An indirect might still have an anode...depends. Some with say a SS tank shouldn't need one. The specs I've read on some indirects are 1/4-degree per hour. SOme of that depends on how hot you heat it, and how cold the place it is sitting, but standby losses are minimal on a good tank. It probably still doesn't hurt to flush them a bit (more of an issue maybe with a well that might have silt or sand pumped up occasionally). It doesn't get the minerals deposited like a directly heated tank because the incoming hot water used to heat it is not hot enough to cause them to precipitate out.
So, yes, on a boiler designed for a cold start, an indirect is a very good choice! You typically don't need as big of a one as you might with a directly heated one, because it is likely your boiler has more output than a typical WH, and can reheat things faster. There are commercial WH that could outstrip it, but those are not typically installed in homes.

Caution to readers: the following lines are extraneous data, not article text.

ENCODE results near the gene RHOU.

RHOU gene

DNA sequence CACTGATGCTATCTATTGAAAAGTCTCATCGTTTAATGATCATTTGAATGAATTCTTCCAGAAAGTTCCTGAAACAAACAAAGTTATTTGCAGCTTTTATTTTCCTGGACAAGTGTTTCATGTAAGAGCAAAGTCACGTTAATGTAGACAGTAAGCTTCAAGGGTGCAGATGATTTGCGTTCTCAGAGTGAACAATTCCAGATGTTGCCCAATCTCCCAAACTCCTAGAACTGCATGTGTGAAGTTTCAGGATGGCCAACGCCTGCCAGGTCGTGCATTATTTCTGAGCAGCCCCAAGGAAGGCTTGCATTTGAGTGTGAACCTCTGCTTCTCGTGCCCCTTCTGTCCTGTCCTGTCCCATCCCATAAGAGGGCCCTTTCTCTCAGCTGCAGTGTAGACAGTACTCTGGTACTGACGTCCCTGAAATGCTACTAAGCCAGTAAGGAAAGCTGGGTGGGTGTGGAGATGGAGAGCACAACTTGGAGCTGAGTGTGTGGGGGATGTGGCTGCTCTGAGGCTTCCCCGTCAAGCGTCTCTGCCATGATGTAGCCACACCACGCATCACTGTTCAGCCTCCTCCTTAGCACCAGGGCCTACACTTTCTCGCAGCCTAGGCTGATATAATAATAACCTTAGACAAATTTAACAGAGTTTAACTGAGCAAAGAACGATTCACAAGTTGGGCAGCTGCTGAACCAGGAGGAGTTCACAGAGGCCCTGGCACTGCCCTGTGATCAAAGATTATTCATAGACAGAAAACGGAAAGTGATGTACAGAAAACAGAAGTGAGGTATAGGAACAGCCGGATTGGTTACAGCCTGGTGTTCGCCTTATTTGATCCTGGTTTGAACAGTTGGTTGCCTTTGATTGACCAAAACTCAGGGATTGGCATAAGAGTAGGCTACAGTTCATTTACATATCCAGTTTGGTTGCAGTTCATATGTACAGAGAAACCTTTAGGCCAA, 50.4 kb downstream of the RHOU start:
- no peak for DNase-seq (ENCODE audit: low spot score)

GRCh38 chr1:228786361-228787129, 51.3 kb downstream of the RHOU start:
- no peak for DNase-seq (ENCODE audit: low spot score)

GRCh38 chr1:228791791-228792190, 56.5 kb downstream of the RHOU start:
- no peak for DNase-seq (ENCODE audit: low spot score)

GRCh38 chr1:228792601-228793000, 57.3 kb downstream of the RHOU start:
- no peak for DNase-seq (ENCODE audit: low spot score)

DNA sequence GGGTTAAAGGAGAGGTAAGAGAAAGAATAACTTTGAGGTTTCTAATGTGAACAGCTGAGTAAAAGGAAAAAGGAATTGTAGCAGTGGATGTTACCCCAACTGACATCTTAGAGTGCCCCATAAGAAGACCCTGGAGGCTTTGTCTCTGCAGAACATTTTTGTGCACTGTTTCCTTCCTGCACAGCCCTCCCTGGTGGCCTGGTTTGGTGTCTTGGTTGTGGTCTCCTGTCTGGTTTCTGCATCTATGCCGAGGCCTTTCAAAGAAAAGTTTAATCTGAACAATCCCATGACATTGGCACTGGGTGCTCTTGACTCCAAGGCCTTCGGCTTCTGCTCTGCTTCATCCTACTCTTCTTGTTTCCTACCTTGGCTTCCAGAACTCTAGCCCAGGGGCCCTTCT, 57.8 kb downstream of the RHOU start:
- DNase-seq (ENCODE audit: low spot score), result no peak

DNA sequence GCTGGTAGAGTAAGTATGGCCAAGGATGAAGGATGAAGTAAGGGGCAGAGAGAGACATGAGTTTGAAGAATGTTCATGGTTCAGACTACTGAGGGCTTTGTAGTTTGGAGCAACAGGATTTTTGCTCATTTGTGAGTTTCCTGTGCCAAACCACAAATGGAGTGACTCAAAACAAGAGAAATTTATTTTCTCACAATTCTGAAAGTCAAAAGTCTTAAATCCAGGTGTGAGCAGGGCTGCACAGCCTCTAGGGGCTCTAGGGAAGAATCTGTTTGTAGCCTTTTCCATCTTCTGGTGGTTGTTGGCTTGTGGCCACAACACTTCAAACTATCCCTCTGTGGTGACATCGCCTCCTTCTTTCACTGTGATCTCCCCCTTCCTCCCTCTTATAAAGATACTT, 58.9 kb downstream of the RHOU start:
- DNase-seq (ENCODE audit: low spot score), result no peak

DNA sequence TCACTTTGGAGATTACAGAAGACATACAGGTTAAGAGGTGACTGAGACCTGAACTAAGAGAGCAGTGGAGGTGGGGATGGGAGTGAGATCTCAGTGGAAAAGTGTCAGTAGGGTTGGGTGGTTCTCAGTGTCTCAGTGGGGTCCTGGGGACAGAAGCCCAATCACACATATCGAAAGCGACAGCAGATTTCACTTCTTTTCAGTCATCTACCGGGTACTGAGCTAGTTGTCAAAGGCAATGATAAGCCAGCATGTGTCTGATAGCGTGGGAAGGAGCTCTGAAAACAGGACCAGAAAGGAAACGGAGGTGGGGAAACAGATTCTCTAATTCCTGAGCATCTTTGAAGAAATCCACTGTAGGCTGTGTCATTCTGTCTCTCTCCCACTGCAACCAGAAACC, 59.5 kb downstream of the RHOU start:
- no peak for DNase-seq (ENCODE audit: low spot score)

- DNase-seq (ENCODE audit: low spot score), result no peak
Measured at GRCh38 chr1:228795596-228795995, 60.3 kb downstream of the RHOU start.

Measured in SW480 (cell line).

FWIW, in a non-heating season, it is not uncommon to walk by my boiler and notice that the system temperature is ambient (i.e., room temp), meaning it had not fired in quite a long time.